All events are free; everyone is welcome
Unless otherwise noted, events take place at the NCSA Building, 1205 West Clark Street, Urbana (1 block south of University Ave., between Mathews & Goodwin). All event locations are handicap accessible.
10:15 a.m. 10:45 a.m.
Did you know that 1 quadrillion drops of water would fill 20,000 Olympic-sized swimming pools? Or that you would need 1,000 human bodies to amass 10 quadrillion cells to match the peak computing speed of Blue Waters?
Join NCSA staff on our quest to discover how the amazing quadrillion calculations per second speed of the new Blue Waters supercomputer relates to real life.
This presentation slide set is available for download.
11:00 a.m. 11:30 a.m.
"Dynamic Earth" features visualizations based on satellite monitoring data and advanced supercomputer simulations, including two sequences produced by NCSA's Advanced Visualization Laboratory. The audience will ride along on swirling ocean and wind currents, dive into the heart of Hurricane Katrina, fly into roiling volcanoes and more while following a trail of energy that flows from the Sun into the interlocking systems that shape our climate. Narrated by Liam Neeson.
11:30 a.m. 2:00 p.m.
Scientific visualizations graphically illustrate data to enable scientists to understand, illustrate, and glean insights from it. See how our Milky Way Galaxy possibly formed, roam the ocean floor, be up-close with an F3 tornado, and view other exciting scientific visualizations created by NCSA's Advanced Visualization Laboratory in stunning 3D high definition in the stereo theater laboratory. The demonstration lasts approximately 15 minutes.
11:30 a.m. 2:00 p.m.
Come to the National Petascale Computing Facility for a first-hand look at Blue Waters, a sustained petascale supercomputer capable of performing 1 quadrillion calculations per second. Blue Waters will be one of the world's fastest supercomputers when it becomes fully operational later this year. You can also take a peek at the infrastructure required for this powerful machine on a self-guided building tour. (Can't make it on Petascale Day? Blue Waters tours will also be available Tuesday thru Friday, October 16-19, from 4:30 to 5:30 p.m.)
National Petascale Computing Facility, 1725 S. Oak St., Champaign
(West of Assembly Hall, corner of Oak St. & St. Mary's Road)
NOTE: Parking is available across the street from the Petascale Facility in University Lot E-14. IF you have a University parking tag for any other lot, you can park in E-14; there are also several metered spaces on the west edge of the lot (facing Oak Street) just past the north end of the Petascale Facility.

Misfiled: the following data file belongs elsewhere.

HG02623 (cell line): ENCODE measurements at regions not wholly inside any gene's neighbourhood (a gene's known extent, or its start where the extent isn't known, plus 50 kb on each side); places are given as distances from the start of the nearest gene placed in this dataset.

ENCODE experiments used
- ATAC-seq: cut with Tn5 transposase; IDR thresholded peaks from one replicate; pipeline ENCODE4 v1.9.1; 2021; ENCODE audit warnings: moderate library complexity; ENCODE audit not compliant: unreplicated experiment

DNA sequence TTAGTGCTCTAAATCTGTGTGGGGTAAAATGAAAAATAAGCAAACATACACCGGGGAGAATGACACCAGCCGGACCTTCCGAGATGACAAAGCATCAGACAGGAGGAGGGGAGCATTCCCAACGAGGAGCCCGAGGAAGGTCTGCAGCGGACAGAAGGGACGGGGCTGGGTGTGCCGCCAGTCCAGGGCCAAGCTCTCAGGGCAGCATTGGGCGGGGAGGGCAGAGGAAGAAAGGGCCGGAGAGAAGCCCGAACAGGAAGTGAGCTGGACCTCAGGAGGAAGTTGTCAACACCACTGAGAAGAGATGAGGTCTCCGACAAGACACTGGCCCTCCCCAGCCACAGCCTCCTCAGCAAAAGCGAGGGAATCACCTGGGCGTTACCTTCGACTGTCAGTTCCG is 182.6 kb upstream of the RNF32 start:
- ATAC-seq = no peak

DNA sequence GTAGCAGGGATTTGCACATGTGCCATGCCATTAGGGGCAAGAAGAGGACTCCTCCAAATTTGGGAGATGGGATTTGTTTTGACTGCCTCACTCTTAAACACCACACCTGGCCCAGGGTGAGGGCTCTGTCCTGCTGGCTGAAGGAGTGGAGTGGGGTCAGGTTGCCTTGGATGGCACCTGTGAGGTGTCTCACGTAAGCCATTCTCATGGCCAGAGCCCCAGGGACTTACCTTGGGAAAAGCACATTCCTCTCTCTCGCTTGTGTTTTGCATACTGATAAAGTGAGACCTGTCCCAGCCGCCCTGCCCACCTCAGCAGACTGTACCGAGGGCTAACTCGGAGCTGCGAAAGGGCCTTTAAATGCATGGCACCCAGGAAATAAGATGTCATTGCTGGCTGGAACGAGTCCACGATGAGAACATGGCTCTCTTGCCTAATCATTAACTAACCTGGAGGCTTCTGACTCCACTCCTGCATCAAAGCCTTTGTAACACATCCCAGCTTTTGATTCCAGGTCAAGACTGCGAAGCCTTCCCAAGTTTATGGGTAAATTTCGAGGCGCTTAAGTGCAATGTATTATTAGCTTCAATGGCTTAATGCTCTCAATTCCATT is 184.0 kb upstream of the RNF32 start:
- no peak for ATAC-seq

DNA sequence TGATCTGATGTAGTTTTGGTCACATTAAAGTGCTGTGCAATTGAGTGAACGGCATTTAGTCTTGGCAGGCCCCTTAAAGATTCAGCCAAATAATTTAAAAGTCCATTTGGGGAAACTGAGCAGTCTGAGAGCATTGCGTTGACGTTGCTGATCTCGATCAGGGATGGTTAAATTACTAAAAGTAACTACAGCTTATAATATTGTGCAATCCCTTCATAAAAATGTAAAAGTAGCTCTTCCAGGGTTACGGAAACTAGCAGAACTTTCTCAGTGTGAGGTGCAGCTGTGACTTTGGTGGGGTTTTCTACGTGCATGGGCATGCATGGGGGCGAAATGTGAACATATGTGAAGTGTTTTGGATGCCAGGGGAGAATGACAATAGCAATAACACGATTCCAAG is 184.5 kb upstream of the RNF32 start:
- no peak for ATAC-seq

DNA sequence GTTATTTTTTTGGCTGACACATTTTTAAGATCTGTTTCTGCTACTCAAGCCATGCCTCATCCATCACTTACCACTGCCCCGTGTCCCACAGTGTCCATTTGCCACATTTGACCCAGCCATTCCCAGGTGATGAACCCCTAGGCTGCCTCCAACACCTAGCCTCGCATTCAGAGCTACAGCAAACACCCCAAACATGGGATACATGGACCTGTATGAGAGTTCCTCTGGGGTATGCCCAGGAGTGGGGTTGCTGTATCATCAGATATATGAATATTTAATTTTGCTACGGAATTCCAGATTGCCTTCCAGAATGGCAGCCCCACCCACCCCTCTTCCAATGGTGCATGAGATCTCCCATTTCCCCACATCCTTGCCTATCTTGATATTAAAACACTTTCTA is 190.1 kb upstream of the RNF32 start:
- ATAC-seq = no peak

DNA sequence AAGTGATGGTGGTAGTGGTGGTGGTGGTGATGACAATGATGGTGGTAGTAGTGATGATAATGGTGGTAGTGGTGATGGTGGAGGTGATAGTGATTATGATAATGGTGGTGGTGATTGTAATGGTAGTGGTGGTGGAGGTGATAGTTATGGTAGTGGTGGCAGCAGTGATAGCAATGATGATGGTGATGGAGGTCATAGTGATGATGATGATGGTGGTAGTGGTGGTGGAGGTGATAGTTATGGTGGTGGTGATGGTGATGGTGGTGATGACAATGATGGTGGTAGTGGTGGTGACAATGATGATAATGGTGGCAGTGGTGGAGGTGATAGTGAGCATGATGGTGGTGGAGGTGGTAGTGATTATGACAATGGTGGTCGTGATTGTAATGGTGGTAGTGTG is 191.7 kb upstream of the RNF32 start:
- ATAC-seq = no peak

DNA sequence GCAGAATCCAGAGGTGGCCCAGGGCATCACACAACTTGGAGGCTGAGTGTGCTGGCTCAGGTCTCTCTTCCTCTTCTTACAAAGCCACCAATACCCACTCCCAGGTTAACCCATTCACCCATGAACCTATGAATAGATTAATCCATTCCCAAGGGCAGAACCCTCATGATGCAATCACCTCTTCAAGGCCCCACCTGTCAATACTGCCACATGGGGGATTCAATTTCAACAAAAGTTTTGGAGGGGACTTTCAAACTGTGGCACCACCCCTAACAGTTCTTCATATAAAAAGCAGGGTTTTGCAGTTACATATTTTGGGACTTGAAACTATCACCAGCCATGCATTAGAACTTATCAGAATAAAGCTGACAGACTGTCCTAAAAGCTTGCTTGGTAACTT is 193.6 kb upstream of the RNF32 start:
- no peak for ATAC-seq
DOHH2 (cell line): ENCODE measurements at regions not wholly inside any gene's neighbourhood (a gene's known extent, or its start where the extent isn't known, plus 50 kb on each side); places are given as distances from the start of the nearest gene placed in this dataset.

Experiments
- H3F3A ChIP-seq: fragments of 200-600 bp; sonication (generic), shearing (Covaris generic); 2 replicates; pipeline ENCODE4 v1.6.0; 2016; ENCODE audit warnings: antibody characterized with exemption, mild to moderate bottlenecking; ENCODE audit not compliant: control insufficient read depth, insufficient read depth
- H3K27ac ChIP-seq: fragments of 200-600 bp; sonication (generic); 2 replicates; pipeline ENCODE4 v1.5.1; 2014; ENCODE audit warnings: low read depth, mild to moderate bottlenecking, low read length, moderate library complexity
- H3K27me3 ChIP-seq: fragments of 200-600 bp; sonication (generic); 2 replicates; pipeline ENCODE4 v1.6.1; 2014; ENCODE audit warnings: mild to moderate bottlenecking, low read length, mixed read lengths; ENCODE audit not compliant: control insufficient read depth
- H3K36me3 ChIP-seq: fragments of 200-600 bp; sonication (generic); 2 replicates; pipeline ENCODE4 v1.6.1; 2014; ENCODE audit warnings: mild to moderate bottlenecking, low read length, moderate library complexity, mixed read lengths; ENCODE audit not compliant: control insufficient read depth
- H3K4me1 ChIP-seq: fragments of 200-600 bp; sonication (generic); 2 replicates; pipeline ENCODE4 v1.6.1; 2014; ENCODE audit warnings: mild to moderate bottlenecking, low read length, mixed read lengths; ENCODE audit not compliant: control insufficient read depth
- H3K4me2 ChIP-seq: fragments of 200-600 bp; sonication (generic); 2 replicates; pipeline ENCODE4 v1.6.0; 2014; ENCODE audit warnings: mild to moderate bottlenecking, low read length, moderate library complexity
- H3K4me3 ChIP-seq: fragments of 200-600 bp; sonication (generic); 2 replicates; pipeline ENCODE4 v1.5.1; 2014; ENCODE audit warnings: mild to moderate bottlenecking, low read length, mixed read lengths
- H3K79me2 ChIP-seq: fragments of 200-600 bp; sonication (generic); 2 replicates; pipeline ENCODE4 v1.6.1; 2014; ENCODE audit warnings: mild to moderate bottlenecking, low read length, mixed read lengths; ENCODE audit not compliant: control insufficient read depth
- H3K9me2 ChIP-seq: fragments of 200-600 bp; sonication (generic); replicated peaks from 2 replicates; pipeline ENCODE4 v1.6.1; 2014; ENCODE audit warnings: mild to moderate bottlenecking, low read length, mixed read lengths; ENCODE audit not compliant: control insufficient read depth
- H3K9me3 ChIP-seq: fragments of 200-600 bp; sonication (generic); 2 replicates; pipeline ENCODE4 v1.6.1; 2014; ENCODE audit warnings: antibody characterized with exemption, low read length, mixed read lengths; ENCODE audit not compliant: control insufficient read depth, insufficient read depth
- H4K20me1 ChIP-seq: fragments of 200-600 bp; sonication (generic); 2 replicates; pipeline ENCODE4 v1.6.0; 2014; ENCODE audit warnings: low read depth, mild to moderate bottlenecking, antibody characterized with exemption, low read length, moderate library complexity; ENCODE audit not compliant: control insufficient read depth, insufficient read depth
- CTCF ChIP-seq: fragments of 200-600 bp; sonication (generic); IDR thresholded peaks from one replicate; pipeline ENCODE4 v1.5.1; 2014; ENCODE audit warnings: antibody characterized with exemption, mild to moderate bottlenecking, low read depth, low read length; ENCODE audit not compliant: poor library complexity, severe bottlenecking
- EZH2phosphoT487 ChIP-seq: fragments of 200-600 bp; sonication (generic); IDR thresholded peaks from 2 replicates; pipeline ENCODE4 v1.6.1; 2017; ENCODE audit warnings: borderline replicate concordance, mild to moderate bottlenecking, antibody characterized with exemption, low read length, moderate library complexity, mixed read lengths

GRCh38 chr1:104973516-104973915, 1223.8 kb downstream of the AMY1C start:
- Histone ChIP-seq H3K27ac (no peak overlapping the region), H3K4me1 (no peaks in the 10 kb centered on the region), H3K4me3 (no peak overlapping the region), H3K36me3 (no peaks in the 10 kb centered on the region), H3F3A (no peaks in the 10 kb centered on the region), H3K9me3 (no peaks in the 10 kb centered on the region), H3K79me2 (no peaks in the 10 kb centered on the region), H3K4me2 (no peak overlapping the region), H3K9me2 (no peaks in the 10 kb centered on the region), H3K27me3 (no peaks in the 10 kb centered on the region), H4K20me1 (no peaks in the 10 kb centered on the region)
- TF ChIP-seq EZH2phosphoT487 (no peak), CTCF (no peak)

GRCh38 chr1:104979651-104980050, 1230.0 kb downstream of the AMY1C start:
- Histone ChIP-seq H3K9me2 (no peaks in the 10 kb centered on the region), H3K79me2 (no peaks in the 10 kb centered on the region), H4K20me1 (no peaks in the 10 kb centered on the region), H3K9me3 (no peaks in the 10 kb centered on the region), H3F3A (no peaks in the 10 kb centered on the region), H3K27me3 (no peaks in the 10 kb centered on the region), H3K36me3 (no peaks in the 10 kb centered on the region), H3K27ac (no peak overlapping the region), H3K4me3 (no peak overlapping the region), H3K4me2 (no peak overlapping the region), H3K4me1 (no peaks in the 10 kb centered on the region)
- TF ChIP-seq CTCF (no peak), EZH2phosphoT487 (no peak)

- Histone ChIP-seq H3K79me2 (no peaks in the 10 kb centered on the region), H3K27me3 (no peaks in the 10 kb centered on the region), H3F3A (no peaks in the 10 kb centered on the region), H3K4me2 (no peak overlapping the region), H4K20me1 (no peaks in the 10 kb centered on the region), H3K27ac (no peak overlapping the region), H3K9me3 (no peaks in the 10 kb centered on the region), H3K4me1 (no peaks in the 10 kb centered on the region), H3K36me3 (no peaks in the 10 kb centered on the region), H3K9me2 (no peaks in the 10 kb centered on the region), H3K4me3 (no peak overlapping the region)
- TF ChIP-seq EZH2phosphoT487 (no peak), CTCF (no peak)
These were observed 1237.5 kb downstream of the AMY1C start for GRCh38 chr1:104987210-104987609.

Ever wonder just what it is scientists study on a supercomputer? Come to this program and find out!
2:30 p.m. 3:10 p.m.
Higgs Boson Discovery: A Success Story of Big Science with Big Data
This summer's major scientific discovery had some help from the University of Illinois. Physics professor Mark Neubauer will explain how he and others in the department played an important role in the discovery of a new subatomic particle thought to be the key to the origin of the universe.
3:15 p.m. 4:00 p.m.
Tornadoes: What We Know So Far (And How Blue Waters Can Help)
When it comes to tornadoes, Mother Nature often outfoxes us. But that may change, thanks to Blue Waters. Atmospheric research scientist Brian Jewett will tell what they now know about how tornadoes form, what they hope to learn by using Blue Waters, and how that will improve tornado forecasting.
Matthew Broderick and Ally Sheedy star in this 1983 film about a teenage whiz kid (Broderick) who accidentally hacks into a top-secret government supercomputer, nearly setting off WW III. Doors open at 6 p.m. and the movie begins at 6:30 p.m.
The movie will be followed by a short panel discussion on how supercomputers in reality differ from movie versions. The discussion will be led by Luke Boyce, co-founder of the CU Film Society, and feature University of Illinois professors Julie Turnock, Assistant Professor of Media and Cinema Studies whose expertise is in movies of the 1970s and 1980s as well as special effects, and Bill Gropp, Paul and Cynthia Saylor Professor of Computer Science, Deputy Director of the Institute for Advanced Computing Applications and Technologies, and co-principal investigator for the Blue Waters supercomputer.